“It’s been a tough year for Mt. Shasta, In the past, Mt. Shasta had year-round snow on its summit. But this summer is different. The white patches you see today are glacial — not snow. The glaciers are melting very quickly this year. Our hearts are with our neighbors who are currently affected by mudflows and wildfires.”– Brendan Hickey, Mt. Shasta Ski Park Resort Manager
The peak of Mt. Shasta in California is covered with snow year-round thanks to its various glaciers. Enter 2021, which has become the most traumatic year for California climate in the state’s history. The LA Times reports the impacts have been felt especially at Mt. Shasta, home to the Mt. Shasta Ski Park. The only snow remaining at the summit is glacial, and the natural snowpack that usually remains through much of the summer melted in early June.
The big issue of the summer had been mudslides, where the melting of the mountain’s glaciers have unleashed havoc on the surrounding area. These flows of partially volcanic ash and glacier water have turned the green meadows into hellish gray moonscapes. U.S. Geology Survey scientist Andy Calvert defines mudflows as “sudden releases of water that scour out-stream channels and pick up rocks and dirt on the way down, leaving a muddy mess.” These catastrophic mudslide floods trample trees, destroy roads, nearly burying the town’s water pipeline, and covered the area’s local dam.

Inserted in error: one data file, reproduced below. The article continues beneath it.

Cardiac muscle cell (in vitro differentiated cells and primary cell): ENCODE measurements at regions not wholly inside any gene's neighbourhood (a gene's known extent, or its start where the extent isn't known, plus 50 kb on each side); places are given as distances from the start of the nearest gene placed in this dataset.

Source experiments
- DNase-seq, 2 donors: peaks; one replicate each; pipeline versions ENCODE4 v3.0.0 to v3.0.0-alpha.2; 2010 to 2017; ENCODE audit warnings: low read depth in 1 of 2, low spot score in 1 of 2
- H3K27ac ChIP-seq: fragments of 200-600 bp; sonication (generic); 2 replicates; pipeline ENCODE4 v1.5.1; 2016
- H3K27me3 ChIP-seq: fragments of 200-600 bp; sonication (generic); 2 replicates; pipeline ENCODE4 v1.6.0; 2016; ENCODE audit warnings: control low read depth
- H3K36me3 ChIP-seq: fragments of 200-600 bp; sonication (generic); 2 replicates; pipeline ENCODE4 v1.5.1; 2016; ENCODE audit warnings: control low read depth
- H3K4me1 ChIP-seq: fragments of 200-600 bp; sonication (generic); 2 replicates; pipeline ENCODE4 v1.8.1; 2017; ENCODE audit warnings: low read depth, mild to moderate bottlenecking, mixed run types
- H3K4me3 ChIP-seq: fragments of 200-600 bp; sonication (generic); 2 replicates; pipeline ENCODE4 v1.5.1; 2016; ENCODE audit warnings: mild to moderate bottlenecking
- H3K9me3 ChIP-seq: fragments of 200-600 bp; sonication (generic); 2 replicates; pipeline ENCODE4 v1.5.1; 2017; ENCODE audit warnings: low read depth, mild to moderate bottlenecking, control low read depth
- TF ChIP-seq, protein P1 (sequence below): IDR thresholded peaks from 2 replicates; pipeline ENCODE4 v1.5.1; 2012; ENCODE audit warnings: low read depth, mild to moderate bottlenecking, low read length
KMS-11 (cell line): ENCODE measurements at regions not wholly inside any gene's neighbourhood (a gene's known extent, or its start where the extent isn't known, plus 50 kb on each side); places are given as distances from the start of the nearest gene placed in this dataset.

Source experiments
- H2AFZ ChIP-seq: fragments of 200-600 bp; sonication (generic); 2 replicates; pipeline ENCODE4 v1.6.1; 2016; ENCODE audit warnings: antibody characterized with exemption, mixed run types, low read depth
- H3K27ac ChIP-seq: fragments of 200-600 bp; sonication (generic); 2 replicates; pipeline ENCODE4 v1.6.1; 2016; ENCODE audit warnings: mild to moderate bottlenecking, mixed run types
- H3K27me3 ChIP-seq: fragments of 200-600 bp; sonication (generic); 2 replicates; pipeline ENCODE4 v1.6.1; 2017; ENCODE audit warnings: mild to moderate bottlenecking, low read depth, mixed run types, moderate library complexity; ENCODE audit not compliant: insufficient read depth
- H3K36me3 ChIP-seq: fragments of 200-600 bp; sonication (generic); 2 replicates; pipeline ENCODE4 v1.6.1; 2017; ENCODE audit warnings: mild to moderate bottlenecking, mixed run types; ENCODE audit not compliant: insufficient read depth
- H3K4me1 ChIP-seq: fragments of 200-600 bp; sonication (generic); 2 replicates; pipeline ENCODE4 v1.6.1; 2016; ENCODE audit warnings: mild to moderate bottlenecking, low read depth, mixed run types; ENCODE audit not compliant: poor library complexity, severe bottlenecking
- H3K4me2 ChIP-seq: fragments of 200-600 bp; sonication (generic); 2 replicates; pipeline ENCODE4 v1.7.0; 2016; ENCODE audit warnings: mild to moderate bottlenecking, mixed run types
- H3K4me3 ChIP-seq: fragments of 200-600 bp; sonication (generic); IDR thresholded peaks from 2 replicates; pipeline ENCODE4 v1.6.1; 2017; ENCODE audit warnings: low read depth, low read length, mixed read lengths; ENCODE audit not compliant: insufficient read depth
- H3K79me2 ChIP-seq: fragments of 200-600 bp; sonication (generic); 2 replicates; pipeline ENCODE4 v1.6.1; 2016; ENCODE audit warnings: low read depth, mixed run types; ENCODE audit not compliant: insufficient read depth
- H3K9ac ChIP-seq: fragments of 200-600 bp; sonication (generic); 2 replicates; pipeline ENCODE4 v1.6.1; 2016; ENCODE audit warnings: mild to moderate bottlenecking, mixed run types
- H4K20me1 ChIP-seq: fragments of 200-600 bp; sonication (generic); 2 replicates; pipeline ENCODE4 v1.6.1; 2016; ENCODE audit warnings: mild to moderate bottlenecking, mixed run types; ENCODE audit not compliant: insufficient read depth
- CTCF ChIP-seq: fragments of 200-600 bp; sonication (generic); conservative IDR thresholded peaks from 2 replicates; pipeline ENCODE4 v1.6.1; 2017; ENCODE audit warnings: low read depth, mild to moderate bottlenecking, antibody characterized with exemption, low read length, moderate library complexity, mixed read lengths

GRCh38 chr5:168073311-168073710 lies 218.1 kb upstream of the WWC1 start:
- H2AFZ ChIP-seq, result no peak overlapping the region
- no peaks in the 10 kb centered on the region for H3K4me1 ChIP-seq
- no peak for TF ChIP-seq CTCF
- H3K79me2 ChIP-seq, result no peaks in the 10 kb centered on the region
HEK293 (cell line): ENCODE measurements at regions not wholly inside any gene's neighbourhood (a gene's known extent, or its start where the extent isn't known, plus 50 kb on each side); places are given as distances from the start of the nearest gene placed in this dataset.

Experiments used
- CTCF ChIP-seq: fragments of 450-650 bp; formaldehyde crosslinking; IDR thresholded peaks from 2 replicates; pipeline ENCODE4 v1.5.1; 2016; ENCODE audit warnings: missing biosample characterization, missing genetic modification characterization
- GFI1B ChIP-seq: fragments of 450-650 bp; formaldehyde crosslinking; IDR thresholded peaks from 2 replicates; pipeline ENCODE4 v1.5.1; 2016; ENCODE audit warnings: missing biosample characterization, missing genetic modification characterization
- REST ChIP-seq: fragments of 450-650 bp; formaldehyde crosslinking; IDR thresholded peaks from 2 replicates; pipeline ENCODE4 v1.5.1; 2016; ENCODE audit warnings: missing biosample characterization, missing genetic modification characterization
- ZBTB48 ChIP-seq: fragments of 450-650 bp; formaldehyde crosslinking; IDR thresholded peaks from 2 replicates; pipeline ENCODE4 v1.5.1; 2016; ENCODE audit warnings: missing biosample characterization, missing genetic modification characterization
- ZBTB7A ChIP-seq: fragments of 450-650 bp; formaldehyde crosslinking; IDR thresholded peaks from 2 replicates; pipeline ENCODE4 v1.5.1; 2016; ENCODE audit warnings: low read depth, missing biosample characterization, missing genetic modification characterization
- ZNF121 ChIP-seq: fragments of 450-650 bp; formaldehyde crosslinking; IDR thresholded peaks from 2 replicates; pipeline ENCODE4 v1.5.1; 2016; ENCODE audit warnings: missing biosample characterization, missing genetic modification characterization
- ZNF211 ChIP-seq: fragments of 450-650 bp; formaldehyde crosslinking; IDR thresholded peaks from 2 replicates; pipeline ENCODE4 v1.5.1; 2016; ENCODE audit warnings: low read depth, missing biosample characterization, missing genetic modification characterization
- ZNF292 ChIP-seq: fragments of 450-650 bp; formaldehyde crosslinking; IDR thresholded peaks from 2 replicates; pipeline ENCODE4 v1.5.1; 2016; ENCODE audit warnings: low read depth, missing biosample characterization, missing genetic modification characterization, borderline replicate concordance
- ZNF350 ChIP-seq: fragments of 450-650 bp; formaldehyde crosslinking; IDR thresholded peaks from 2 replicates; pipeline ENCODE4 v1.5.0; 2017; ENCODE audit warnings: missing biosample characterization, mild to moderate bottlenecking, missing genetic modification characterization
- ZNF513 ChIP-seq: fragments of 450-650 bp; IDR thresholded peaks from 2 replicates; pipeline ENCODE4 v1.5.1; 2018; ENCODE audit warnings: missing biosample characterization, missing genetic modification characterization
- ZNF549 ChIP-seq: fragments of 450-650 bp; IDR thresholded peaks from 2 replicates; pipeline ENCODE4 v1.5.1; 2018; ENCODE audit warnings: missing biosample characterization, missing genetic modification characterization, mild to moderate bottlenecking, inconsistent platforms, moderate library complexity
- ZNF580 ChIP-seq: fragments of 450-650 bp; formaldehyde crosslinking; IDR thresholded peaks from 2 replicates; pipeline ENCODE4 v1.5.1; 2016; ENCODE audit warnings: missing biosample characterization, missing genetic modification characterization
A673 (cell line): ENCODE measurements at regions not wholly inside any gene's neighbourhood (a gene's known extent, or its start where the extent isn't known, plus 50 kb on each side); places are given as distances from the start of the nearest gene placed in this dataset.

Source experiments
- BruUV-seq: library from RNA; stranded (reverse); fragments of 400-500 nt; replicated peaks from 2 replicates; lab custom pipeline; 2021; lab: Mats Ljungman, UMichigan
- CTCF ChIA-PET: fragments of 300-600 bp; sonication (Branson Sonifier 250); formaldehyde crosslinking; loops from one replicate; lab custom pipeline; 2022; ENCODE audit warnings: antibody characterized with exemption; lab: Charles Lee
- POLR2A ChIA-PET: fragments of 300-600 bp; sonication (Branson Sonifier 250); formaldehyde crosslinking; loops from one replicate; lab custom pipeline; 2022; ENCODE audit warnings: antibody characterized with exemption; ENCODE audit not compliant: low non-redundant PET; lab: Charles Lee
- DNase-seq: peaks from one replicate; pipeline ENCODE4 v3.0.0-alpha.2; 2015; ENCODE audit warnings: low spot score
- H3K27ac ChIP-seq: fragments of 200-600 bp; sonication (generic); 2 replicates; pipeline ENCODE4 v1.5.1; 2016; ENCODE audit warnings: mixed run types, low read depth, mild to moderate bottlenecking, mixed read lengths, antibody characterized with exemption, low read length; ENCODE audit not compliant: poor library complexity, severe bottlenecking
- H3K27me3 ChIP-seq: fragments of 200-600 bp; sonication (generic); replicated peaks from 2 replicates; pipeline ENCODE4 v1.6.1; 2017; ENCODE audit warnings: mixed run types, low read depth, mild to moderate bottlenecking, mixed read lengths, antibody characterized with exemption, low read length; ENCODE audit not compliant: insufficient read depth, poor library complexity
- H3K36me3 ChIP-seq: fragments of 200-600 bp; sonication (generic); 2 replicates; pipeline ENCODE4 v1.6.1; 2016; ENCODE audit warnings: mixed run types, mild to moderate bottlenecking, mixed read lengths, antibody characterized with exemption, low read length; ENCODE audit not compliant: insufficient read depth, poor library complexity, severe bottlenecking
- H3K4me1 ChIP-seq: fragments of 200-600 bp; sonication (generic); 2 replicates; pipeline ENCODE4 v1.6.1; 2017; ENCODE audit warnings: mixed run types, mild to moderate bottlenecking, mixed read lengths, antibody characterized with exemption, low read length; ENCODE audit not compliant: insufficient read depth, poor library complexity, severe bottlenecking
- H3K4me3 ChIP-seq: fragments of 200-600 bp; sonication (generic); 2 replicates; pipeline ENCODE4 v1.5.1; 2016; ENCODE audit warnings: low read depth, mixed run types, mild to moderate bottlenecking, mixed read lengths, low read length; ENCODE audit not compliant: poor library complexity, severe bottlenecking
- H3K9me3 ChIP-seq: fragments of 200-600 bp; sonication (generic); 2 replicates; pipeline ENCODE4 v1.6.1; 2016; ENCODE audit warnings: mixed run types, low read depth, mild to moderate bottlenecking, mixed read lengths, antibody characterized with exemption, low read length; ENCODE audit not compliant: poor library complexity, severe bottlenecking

Earlier this summer, we covered that Mt. Shasta Ski Park had shut down its summer operations due to wildfire threats and staffing shortages. Wildfires have gotten close to the resort, but firefighters set up shop at Mt. Shasta Ski Park a couple of weeks ago to prevent them from getting close. It’s unclear if the mudslides have affected the trails at the ski resort. Mt. Shasta confirmed the lack of snow on the peak on a recent social media post and presented it as a cautionary tale on the dangers of climate change.
Image Credits: Mt. Shasta Ski Park